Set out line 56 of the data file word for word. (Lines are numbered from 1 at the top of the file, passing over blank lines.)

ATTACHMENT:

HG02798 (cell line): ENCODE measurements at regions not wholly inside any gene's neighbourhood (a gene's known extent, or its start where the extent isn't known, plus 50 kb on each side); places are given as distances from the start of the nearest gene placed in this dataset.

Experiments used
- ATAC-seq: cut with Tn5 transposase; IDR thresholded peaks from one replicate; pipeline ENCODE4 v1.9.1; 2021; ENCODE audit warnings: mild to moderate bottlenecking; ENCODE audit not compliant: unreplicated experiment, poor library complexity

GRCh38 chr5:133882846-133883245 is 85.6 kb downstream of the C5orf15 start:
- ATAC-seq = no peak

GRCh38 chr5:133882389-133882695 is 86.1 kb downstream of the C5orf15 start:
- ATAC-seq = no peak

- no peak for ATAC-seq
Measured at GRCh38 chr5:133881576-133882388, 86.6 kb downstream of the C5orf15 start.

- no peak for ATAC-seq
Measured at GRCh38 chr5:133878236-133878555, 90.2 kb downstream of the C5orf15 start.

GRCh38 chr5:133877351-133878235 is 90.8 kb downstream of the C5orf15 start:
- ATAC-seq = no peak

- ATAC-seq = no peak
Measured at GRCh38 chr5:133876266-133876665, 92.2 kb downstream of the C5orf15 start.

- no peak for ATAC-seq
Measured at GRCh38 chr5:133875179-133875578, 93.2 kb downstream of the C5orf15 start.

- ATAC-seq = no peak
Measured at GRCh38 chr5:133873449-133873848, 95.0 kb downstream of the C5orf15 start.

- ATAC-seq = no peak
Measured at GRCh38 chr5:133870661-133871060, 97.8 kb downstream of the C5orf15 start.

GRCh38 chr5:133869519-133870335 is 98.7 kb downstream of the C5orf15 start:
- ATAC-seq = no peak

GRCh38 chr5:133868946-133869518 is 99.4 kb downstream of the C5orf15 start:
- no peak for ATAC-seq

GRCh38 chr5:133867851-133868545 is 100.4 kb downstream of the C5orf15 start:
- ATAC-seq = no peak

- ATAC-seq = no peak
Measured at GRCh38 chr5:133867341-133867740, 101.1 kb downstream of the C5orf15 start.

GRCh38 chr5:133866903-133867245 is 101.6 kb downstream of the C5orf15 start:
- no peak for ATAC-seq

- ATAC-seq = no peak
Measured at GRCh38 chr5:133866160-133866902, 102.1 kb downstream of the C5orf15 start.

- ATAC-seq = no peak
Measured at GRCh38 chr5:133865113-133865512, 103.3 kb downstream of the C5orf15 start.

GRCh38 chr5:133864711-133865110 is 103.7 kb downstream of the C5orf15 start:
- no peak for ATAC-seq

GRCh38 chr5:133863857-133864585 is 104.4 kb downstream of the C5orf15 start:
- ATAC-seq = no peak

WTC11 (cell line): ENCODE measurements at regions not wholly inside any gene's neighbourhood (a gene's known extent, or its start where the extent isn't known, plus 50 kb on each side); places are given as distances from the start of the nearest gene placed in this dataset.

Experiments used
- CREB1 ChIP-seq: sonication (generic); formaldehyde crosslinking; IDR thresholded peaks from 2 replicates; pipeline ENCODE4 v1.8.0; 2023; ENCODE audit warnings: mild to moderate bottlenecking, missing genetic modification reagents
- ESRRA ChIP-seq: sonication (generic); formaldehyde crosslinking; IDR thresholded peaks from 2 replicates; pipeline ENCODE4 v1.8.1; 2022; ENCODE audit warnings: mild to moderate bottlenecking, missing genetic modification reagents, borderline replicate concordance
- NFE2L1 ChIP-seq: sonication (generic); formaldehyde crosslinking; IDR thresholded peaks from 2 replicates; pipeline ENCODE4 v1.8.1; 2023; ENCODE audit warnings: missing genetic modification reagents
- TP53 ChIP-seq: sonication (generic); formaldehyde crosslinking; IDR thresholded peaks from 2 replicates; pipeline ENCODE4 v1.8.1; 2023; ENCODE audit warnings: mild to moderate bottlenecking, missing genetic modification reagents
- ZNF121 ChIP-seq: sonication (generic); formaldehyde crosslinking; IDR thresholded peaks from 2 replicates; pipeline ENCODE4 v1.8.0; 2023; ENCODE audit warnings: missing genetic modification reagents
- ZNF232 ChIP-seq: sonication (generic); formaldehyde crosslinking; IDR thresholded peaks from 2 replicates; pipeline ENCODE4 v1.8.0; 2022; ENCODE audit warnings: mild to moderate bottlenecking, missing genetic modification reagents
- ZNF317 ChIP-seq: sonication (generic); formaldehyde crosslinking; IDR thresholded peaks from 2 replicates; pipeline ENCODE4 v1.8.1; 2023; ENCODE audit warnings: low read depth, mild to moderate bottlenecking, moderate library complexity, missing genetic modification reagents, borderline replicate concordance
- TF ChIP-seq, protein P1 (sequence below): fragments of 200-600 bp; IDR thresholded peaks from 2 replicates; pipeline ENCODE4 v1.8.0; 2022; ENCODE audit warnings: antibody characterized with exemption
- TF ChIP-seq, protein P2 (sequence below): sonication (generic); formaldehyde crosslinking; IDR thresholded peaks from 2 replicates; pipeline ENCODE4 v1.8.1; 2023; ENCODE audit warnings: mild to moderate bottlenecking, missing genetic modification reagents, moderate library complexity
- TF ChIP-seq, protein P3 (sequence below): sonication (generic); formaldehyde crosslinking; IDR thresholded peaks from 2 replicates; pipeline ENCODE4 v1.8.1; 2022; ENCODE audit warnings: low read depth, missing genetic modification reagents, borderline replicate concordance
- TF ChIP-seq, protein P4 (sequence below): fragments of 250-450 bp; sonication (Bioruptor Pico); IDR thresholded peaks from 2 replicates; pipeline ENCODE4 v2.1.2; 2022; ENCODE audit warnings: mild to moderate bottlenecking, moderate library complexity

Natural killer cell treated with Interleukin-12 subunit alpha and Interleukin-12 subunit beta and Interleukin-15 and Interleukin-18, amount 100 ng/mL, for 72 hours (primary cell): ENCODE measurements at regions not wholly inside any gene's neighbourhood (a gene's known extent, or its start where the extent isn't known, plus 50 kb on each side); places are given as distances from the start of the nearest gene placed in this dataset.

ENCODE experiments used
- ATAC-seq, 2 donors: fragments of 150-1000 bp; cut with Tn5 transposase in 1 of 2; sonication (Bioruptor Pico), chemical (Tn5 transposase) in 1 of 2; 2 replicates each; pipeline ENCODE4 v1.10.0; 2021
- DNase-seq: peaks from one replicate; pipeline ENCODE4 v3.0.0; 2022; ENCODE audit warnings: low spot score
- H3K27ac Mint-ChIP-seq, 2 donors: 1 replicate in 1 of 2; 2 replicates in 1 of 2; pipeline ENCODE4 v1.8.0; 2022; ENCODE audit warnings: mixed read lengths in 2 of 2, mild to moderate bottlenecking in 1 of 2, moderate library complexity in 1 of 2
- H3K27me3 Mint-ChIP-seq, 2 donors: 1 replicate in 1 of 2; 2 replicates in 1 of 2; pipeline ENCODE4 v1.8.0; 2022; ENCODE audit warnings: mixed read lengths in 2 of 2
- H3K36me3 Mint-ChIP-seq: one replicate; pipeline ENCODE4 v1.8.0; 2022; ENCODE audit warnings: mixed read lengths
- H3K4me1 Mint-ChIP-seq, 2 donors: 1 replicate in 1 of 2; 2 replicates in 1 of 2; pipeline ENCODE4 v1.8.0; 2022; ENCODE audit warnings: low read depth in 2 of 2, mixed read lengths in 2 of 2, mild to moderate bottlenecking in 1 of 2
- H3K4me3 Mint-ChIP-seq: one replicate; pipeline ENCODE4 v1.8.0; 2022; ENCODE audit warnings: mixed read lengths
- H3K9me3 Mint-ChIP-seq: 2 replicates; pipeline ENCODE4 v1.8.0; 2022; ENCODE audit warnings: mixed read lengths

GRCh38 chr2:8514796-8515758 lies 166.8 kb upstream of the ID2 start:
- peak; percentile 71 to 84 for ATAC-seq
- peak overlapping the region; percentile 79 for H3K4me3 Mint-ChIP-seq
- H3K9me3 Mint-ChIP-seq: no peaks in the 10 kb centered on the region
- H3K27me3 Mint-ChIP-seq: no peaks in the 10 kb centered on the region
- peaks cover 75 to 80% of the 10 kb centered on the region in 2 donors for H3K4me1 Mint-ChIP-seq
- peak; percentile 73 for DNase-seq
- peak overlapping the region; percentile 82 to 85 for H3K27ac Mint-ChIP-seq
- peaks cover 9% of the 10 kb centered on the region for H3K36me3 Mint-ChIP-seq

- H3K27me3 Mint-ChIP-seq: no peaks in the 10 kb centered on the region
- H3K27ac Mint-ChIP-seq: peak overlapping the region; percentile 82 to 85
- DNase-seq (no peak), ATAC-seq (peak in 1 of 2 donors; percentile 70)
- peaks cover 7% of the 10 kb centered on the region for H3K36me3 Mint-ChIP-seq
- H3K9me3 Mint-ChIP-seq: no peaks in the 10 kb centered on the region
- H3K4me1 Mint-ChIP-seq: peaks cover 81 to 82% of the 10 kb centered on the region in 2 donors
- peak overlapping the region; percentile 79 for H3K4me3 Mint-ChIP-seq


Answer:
- DNase-seq: peaks from one replicate; pipeline ENCODE4 v3.0.0; 2022; ENCODE audit warnings: low spot score